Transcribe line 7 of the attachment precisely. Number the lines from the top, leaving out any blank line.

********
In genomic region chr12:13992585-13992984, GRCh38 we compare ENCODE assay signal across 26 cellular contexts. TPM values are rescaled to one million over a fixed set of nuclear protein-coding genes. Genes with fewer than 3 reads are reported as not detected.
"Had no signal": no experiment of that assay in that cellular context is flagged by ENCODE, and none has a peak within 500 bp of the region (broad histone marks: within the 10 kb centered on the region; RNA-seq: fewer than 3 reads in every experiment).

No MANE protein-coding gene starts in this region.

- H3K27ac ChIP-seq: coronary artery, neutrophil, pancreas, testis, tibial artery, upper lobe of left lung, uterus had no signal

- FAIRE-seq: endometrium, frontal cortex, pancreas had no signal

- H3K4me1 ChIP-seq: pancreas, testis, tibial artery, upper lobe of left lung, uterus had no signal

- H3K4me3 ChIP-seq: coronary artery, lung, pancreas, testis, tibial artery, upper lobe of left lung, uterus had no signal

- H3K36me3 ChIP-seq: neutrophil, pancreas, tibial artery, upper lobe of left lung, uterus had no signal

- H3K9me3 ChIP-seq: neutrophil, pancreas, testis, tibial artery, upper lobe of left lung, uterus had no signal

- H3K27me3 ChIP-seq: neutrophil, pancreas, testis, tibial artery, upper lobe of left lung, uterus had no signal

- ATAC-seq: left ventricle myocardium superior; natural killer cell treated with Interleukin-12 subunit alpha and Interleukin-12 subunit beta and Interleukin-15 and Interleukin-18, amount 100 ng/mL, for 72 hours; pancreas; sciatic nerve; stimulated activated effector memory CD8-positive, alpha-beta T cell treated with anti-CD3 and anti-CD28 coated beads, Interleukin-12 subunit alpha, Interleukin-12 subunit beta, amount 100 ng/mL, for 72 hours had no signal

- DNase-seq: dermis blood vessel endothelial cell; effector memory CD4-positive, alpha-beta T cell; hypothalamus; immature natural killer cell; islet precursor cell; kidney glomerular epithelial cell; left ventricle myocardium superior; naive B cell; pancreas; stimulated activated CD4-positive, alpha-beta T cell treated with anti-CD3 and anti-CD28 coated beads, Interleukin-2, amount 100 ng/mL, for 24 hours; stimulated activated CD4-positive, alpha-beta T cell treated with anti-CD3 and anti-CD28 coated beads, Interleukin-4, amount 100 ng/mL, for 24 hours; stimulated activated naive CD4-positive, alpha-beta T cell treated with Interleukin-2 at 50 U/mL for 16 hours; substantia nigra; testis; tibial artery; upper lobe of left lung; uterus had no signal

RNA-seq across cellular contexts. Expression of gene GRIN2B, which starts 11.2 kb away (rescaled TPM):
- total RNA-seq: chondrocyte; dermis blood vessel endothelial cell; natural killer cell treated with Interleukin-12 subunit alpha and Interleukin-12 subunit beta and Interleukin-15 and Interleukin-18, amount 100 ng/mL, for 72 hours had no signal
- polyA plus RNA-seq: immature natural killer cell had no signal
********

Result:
- H3K4me3 ChIP-seq: coronary artery, lung, pancreas, testis, tibial artery, upper lobe of left lung, uterus had no signal